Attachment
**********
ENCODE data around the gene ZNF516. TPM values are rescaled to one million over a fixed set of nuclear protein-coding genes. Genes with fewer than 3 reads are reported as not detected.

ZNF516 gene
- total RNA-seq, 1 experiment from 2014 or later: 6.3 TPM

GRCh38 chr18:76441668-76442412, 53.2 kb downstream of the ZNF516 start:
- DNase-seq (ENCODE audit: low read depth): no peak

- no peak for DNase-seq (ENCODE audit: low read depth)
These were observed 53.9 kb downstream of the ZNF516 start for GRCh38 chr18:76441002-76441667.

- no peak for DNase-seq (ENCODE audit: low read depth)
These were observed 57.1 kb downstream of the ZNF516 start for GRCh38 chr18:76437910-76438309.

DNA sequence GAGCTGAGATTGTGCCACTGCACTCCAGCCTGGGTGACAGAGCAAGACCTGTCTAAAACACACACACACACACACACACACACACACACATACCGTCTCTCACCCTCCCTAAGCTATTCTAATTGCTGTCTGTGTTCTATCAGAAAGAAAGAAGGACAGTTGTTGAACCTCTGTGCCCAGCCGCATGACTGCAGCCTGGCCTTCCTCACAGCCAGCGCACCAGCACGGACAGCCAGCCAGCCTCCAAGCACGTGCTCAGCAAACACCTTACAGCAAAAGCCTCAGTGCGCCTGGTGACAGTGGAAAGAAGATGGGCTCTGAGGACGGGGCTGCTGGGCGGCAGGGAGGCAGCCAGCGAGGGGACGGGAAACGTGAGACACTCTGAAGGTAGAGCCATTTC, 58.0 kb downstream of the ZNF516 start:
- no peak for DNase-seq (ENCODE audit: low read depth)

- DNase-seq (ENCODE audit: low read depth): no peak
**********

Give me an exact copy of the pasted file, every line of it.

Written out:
ENCODE data around the gene ZNF516. TPM values are rescaled to one million over a fixed set of nuclear protein-coding genes. Genes with fewer than 3 reads are reported as not detected.

ZNF516 gene
- total RNA-seq, 1 experiment from 2014 or later: 6.3 TPM

GRCh38 chr18:76441668-76442412, 53.2 kb downstream of the ZNF516 start:
- DNase-seq (ENCODE audit: low read depth): no peak

- no peak for DNase-seq (ENCODE audit: low read depth)
These were observed 53.9 kb downstream of the ZNF516 start for GRCh38 chr18:76441002-76441667.

- no peak for DNase-seq (ENCODE audit: low read depth)
These were observed 57.1 kb downstream of the ZNF516 start for GRCh38 chr18:76437910-76438309.

DNA sequence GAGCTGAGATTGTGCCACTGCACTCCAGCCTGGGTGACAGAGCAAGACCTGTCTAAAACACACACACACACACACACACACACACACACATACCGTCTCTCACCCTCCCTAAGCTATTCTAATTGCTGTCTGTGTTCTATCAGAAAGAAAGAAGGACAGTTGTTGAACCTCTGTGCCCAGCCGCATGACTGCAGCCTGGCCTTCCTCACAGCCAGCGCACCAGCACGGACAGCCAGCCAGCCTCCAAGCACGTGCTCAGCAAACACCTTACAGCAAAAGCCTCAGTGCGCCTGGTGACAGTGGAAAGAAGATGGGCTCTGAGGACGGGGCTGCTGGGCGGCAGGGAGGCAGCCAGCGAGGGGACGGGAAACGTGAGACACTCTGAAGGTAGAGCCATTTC, 58.0 kb downstream of the ZNF516 start:
- no peak for DNase-seq (ENCODE audit: low read depth)

- DNase-seq (ENCODE audit: low read depth): no peak